Lacecap Hydrangeas: Growing Mountain Hydrangea Shrubs

Pink Flowering Mountain Hydrangea Shrubs
(Image credit: Betka82)

Learning more about the various types of hydrangea available to the home landscaper is a sure way to better select and care for new plantings. While most of us are familiar with paniculata and mophead shrubs, less familiar forms are also gaining popularity. Among these, plants like lacecap hydrangea or mountain hydrangea, are finding their way into flower borders and hedge plantings. 

What is a Mountain Hydrangea?

Native to regions of Japan and Korea, Hydrangea serrata is often referred to as mountain hydrangea. This group, which frequently includes various cultivars of lacecap hydrangeas, is prized for its ornamental beauty and unique flower clusters. Blooms range in color from blue to pinkish red, depending upon soil pH, and feature a flattened cluster of flowers. 

Growing Mountain Hydrangea

When growing mountain hydrangea you’ll first need to consider the specific needs of the plant. Your planting site should receive ample sunlight, but will benefit from partial afternoon shade. Lacecap hydrangeas will also need well draining soil and sufficient space as the plant grows and reaches maturity. Due to their interest, it’s likely that mountain hydrangea plants are available at most local garden centers. Transplants are best moved into the garden in the early spring or in fall.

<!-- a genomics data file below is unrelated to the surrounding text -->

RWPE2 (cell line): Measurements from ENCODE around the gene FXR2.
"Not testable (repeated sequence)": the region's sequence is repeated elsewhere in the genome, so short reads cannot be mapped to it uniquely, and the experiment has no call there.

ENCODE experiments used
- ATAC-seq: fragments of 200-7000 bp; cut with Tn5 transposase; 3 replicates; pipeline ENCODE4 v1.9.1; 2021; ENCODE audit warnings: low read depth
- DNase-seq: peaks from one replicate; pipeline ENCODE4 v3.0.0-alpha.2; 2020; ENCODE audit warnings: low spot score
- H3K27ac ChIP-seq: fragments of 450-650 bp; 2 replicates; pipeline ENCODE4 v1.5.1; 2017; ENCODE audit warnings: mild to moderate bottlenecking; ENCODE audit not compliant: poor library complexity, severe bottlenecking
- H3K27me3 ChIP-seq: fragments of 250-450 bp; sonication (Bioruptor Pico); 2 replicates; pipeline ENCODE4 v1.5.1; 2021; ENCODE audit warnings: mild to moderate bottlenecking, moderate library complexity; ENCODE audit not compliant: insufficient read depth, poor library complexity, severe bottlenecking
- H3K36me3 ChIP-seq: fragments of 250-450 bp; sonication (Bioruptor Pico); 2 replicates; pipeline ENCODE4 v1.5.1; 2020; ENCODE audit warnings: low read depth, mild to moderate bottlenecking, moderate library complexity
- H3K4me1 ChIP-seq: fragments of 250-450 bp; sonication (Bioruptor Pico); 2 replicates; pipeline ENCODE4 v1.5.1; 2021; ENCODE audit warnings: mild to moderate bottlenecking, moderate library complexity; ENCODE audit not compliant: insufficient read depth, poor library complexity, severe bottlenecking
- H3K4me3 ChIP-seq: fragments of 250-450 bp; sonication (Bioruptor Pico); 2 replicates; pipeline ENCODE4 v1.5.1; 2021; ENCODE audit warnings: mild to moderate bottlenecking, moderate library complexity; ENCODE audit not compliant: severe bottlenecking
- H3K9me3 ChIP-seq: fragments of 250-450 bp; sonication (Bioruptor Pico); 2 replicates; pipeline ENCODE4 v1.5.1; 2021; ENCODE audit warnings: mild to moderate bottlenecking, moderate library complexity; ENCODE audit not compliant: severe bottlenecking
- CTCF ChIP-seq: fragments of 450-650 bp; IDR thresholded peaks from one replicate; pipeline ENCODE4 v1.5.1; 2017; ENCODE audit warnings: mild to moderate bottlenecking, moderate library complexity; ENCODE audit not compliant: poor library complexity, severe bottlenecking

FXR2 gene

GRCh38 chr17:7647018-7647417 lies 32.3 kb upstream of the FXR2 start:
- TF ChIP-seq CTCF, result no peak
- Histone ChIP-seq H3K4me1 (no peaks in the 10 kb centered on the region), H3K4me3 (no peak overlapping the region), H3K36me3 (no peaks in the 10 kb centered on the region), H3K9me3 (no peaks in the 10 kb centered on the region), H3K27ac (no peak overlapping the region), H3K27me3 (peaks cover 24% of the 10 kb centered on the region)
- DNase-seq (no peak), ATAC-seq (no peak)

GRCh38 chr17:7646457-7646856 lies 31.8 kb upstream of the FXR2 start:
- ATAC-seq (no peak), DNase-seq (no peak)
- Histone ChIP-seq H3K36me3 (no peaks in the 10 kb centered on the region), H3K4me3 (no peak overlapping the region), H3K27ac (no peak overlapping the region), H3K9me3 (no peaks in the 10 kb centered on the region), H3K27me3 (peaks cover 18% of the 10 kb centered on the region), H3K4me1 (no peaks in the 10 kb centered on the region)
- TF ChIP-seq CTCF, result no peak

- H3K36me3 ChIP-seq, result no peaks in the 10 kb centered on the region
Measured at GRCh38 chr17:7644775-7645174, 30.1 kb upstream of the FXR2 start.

To plant, simply dig a hole that’s approximately twice the width and depth of the hydrangea’s root ball. Gently remove the plant from the pot and place it into the planting hole. Carefully backfill the hole with soil and water the new planting well. Continue to monitor the planting until new growth resumes and the plant has become established. 

Mountain hydrangea care is relatively simple, but may require routine irrigation when growing in regions which are especially dry or hot throughout the summer months. 

Remove faded blooms as soon as the plant’s flowering has ceased. Pruning will also be necessary to promote continued blooming. Since flowers will only be produced on old wood, pruning at the proper time is crucial. Dead branches can be removed in early spring, once new growth has resumed. Exceptionally cold winter temperatures may also damage plants.

Tonya Barnett

Tonya Barnett has been gardening for 13 years. Flowers are her passion. She has trasformed her backyard into a cut flower garden, which she regularly chronicles on her YouTube channel